In the 2019 election, the two federal parties capable of forming government revealed their Achilles’ heels.
For the Liberals the soft spot was, of course, Western Canada. If you had got into a car in a Liberal-held riding in suburban Vancouver on a Monday morning in late 2019, and started driving east, and kept on driving for eight hours a day, it would have been sundown on Wednesday before you hit another Liberal seat. Between Vancouver and Winnipeg, there were none.
But the 2019 Conservatives had an even bigger problem: They were an endangered species in the parts of Canada that are growing, namely the cities.
With the exception of Calgary, Edmonton and parts of Metro Vancouver, if a riding wasn’t at least partly farmland or small towns, its MP in 2019 almost certainly wasn’t a Conservative. In the City of Toronto, home to more people than Saskatchewan and Manitoba combined, there were zero Conservative seats. In the rest of the Greater Toronto, with nearly as many people as Alberta, there were just a handful of Conservative seats.
In Greater Montreal, home to more than four million people, and where you’d have to employ carbon dating to identify the last time Conservatives were competitive, the closest Tory seat was in Ontario. The urban aversion to electing Conservatives extended to Ottawa, Winnipeg, Halifax, Hamilton, Windsor, London and Kitchener-Waterloo.
So what changed in Election 2021? In terms of the total number of seats won by each party, almost nothing. But in terms of where those seats are, the picture got brighter for the Liberals, and darker for the Conservatives.
The Liberals became a bit less central Canadian, while the Tories became a bit more rural. That is, of course, the opposite of what Conservative Leader Erin O’Toole was aiming for.
Last week, the Conservatives lost four seats in B.C. – all in suburban Vancouver. They lost three seats in Alberta – all in Edmonton and Calgary. Two incumbents from the GTA went down to defeat, leaving the party holding just five of 53 Toronto-area ridings.
They partly made up those losses by capturing four seats in rural Atlantic Canada – four new MPs from the shrinking parts of the slowest-growing provinces.
Mr. O’Toole’s goal was to break the Liberal-New Democrat stranglehold on Canada’s booming cities. The roster of MPs in the next Parliament will show that did not happen.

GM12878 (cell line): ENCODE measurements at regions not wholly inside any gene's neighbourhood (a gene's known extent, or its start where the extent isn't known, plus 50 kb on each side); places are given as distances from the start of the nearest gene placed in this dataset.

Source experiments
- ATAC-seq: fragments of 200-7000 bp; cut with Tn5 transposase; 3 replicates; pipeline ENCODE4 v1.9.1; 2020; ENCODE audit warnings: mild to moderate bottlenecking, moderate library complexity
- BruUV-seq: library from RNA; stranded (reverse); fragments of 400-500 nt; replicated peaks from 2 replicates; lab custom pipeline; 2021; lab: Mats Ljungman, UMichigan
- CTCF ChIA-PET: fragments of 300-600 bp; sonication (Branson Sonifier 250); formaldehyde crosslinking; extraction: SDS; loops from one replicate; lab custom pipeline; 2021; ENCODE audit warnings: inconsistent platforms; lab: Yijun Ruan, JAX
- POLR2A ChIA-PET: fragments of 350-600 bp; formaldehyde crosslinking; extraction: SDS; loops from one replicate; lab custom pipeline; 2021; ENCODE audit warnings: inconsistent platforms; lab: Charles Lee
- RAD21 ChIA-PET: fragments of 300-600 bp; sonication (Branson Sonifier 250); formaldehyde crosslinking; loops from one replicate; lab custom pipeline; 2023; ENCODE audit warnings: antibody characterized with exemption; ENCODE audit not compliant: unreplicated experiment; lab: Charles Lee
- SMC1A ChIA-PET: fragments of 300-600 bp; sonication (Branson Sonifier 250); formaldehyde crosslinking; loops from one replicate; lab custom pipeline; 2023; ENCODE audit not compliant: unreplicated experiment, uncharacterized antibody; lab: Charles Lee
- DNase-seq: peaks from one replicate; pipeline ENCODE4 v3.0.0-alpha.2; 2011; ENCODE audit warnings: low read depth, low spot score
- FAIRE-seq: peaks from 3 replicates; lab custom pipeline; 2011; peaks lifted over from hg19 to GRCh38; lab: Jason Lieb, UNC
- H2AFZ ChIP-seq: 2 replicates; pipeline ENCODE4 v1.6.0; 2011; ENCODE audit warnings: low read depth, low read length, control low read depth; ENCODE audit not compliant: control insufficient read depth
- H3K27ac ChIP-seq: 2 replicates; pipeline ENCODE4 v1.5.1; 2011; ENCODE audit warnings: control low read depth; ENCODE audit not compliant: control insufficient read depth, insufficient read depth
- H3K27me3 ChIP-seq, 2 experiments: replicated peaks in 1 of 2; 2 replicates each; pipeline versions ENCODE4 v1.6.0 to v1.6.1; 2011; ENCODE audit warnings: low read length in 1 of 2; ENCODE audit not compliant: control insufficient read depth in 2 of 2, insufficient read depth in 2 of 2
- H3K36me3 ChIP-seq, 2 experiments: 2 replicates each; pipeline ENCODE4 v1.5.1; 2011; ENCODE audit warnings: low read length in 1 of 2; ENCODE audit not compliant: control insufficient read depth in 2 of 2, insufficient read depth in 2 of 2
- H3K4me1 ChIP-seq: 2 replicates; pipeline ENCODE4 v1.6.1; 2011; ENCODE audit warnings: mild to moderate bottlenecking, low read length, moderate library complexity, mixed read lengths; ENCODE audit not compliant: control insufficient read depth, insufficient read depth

But give Mr. O’Toole credit for two major things.
First, he aimed at the right target. The Conservative Party has to appeal to voters in urban and suburban Canada, and win many ridings there, if it ever wants to form government again. It’s hard to see how that can happen without a shift to the centre on a number of issues. If the Conservatives become the official party of the hinterlands, they’re doomed.
Second, politics is a game of inches, and the riding-by-riding breakdown shows that Mr. O’Toole came within inches of a much better result.
We count 20 seats where the Conservative candidate lost by a margin of fewer than 2,000 votes. Just 24,000 extra votes, spread across those ridings, would have seen 20 more Tory MPs going to Ottawa.
An extra 2,100 hundred votes across two Edmonton ridings, and those seats would have remained blue. If the Tories could have found an additional 5,100 votes spread in the right places in four B.C. ridings, their caucus would be four MPs larger. Fewer than 3,500 votes distributed across three close races in the Kitchener-Waterloo area would have done the trick. Just 1,450 additional votes would have won the GTA riding of Aurora-Oak Ridges-Richmond Hill.
And in the GTA, Canada’s biggest urban prize, the Tories are more popular than their seat count suggests. They captured more than 31 per cent of the vote across the region, though the way it broke translated into just 9 per cent of the seats.
Canada is mostly urban and suburban, and becoming more so every day. In fact, the map of Parliament will be redrawn over the next couple of years, in light of the 2021 census. Since the last census, Metro Vancouver has gained more than 400,000 people. Calgary added more than 300,000, Ottawa a quarter-million, Montreal more than half a million, and the GTA roughly one million people.
All those places will be getting more seats before the next election. That’s the Conservative Party’s future.
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